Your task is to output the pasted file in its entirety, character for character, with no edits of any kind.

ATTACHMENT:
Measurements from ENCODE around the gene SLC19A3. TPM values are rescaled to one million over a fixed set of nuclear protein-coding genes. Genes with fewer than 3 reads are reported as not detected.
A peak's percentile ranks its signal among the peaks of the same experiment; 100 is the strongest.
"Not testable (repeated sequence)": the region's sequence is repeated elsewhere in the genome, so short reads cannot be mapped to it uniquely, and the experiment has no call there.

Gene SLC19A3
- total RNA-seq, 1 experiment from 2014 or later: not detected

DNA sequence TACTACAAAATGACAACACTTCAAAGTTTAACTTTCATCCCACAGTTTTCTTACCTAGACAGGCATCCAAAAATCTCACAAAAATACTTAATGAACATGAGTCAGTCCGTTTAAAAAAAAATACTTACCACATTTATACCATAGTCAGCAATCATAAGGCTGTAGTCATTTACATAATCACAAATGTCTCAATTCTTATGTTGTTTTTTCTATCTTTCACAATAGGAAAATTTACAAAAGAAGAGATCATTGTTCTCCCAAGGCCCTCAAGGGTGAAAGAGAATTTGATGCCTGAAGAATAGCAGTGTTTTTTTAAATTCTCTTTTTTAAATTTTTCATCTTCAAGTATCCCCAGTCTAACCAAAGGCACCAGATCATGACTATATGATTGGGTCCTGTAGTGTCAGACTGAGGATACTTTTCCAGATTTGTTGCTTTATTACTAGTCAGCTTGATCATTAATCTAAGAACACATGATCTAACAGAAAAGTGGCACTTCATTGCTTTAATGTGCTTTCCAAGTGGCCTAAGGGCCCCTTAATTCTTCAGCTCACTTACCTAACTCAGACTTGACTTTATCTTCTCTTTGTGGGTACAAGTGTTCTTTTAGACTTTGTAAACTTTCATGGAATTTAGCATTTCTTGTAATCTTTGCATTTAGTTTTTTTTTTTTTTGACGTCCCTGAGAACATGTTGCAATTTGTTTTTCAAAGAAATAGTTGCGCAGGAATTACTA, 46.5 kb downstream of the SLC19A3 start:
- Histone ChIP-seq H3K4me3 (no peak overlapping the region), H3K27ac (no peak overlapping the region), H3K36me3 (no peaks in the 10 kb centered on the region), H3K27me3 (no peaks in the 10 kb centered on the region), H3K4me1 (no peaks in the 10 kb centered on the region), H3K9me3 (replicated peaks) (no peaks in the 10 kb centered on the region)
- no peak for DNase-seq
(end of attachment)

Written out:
Measurements from ENCODE around the gene SLC19A3. TPM values are rescaled to one million over a fixed set of nuclear protein-coding genes. Genes with fewer than 3 reads are reported as not detected.
A peak's percentile ranks its signal among the peaks of the same experiment; 100 is the strongest.
"Not testable (repeated sequence)": the region's sequence is repeated elsewhere in the genome, so short reads cannot be mapped to it uniquely, and the experiment has no call there.

Gene SLC19A3
- total RNA-seq, 1 experiment from 2014 or later: not detected

DNA sequence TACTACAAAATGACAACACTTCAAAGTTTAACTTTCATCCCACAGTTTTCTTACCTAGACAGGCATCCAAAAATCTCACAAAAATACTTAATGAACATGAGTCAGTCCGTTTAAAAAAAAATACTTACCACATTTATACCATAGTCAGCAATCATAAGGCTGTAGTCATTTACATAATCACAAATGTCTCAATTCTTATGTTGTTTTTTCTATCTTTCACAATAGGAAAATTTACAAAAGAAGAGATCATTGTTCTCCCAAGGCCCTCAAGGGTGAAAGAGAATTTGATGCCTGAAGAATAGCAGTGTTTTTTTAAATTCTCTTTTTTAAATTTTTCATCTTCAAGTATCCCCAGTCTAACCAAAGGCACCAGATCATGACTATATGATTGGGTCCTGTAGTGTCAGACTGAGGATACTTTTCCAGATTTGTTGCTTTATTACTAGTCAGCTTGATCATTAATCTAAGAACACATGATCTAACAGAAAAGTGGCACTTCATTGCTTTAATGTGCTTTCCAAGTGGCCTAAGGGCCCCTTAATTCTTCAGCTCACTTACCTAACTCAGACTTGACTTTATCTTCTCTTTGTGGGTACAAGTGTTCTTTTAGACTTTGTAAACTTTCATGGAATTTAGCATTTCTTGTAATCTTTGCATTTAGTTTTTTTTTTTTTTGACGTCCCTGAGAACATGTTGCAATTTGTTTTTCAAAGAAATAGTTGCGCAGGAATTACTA, 46.5 kb downstream of the SLC19A3 start:
- Histone ChIP-seq H3K4me3 (no peak overlapping the region), H3K27ac (no peak overlapping the region), H3K36me3 (no peaks in the 10 kb centered on the region), H3K27me3 (no peaks in the 10 kb centered on the region), H3K4me1 (no peaks in the 10 kb centered on the region), H3K9me3 (replicated peaks) (no peaks in the 10 kb centered on the region)
- no peak for DNase-seq